On the flyleaf of his book “Dear God, Have You Ever Gone Hungry?” Joseph Bau wrote a dedication to his wife Rebecca: “Although times were hard then, only thanks to you was I able to draw and write… We married in great secrecy inside the camp, and now almost the entire world knows about it.”
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This week marks the 70th anniversary of their wedding, which was held on February 13, 1944 in the Plaszow Concentration Camp near Krakow. The wedding was commemorated in Steven Spielberg’s Holocaust film “Schindler’s List,” but Bau provided a more reliable description in his book. He writes how one day he bought a silver spoon in exchange for four portions of bread. For another four portions of bread, the silversmith in the watchmakers’ workshop agreed to make two rings from the spoon, to be used as wedding rings. And in the evening a very small wedding was organized, without guests, without music, without fancy food and all the rest.
From there Joseph Bau went with his new wife to her barracks, in the women’s camp, in order to celebrate their wedding night. But there was no real celebration there. He was forced to disguise himself as a woman and trembled with fear when the Germans checked the barracks in search of men. In the end he managed to escape.
In Plaszow he worked as a graphic artist and a draftsman. His craft helped him save his life and the lives of hundreds of Jews, for whom he forged papers. Later he joined the group of Jews under the protection of German industrialist Oskar Schindler, whose now-famous efforts to save Jews earned him the title "Righteous Gentile."
Bau, Rebecca and their 3-year-old daughter immigrated to Israel in 1950. Once here, they had another daughter. Bau built a successful career as a designer, graphic artist and animator. He opened a graphics studio and a studio for animated films, where he created commercials, films and the titles for many films, including “Kazablan,” “Sallah Shabati and “Shmona Be’ikvot Ehad.” In addition, thanks to his technical talents he also worked for the Mossad.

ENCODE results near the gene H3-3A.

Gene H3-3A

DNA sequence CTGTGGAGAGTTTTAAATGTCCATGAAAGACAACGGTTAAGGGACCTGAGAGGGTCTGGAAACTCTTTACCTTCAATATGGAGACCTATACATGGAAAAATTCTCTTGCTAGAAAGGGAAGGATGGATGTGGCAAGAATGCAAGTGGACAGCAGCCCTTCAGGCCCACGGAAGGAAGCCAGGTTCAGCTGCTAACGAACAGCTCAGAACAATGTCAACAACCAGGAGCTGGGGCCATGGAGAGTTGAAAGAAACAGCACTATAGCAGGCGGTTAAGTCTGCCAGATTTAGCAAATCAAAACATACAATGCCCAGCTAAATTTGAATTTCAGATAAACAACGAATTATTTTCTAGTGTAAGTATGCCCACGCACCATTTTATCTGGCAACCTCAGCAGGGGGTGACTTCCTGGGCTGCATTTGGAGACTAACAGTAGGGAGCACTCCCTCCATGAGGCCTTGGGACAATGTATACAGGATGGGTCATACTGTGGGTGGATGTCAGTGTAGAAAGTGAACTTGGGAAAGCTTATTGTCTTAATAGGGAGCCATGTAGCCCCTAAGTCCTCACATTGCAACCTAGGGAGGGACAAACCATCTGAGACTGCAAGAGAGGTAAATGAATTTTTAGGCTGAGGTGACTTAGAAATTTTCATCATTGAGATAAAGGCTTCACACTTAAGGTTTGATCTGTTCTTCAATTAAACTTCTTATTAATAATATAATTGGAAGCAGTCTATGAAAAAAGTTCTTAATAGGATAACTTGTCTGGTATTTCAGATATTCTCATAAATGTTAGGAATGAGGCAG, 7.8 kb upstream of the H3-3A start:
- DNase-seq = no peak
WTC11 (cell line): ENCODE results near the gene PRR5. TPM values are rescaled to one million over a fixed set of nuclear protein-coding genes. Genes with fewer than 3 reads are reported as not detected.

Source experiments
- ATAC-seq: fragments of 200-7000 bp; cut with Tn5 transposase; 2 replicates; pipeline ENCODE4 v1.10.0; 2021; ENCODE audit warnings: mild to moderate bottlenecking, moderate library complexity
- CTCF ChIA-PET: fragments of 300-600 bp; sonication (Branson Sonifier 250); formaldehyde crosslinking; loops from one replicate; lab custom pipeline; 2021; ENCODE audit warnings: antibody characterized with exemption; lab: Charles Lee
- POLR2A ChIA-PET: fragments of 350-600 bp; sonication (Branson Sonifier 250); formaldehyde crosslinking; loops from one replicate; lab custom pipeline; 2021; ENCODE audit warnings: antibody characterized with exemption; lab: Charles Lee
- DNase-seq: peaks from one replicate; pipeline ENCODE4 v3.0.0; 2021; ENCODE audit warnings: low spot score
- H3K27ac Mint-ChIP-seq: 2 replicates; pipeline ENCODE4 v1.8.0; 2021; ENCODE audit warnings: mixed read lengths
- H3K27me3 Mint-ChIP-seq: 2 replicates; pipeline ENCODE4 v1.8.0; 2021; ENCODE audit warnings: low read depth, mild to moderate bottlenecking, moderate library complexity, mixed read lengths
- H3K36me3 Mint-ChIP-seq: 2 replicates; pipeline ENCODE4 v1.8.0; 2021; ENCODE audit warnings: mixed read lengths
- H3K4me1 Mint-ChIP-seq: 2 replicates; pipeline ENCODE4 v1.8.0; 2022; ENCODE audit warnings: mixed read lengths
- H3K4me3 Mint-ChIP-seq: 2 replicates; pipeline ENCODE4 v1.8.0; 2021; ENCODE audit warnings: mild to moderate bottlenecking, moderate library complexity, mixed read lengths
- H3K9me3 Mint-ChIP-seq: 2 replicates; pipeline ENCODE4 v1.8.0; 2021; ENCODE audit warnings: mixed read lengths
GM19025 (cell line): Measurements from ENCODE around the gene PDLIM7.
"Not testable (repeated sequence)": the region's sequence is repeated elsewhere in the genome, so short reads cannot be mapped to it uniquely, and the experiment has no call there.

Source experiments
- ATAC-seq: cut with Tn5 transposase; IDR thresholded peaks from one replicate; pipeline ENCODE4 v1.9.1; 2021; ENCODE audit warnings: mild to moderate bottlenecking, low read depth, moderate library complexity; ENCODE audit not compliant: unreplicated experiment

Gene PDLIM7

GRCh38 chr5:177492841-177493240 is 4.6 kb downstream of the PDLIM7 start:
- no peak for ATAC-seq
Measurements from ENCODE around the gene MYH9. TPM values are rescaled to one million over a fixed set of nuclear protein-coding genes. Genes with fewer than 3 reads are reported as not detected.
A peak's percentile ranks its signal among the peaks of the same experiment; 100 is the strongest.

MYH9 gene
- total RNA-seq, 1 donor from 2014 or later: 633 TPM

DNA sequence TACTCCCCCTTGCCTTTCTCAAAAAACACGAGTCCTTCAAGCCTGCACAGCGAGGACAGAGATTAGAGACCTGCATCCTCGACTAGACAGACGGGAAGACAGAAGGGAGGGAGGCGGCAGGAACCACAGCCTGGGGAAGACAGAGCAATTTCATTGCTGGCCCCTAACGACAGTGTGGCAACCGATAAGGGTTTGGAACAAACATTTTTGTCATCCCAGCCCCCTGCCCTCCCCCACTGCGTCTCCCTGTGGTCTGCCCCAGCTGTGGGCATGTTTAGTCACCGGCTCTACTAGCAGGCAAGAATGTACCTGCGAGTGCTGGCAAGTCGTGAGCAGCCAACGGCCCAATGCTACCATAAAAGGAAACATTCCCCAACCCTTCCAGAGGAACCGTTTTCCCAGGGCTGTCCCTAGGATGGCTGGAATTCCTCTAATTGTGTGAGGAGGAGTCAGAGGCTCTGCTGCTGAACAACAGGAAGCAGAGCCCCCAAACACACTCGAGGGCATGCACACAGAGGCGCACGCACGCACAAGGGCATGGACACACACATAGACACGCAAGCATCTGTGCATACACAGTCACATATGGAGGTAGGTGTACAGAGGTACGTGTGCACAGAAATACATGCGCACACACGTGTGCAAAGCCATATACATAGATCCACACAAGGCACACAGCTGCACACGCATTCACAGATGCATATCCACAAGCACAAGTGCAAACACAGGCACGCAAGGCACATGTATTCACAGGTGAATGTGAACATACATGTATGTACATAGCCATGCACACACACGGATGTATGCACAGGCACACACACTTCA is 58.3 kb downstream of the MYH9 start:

This week, 70 years after the wedding in the camp, 40 years after the death of Oskar Schindler (to be commemorated in April), and 20 years after the film “Schindler’s List” was first screened in Israel, there will be a number of events open to the public. On Thursday at 6 PM at the Tel Aviv Cinematheque there will be a symbolic wedding of 18 couples. Some of Bau’s films will be shown and some of his work will be on display. On Friday morning the Polish ambassador will visit Bau’s grave in the Nahalat Yitzhak cemetery.
At the events they will tell the story of the Baus’ forbidden love affair, which began when the camp commander Amon Goeth ordered Bau to prepare a “sun print” map of Plaszow (a reproduction of a drawing made with light-sensitive paper and the heat of the sun). It was minus 20 degrees Centigrade outside and there was no sign of the sun.
“Suddenly a beautiful girl in a striped outfit came out, and asked him what he was doing,” said his daughter, Hadassah. “Father answered, ‘I’m waiting for the reluctant sun to come out. Could you, perhaps, take its place?’”
Behind the dry terms “the women’s camp” and “the men’s camp,” it seems, there was life. In addition to murder, hunger and fear, there was also romance, according to Bau. Despite the horror, life continued and love was forced to go underground.
“Father, who fought for love, didn’t agree to let the Germans take it away from him,” said Hadassah. “Just because men and women weren’t allowed to be together, just because they took his property and almost took his life as well, he refused to give up love.” His relationship with his wife was “supreme happiness, like light,” she said. “Every day when he came home he hugged and kissed her, saying to her: ‘Look how we defeated Hitler with all his army, his tanks and his evil - with love, kisses and a wedding.’”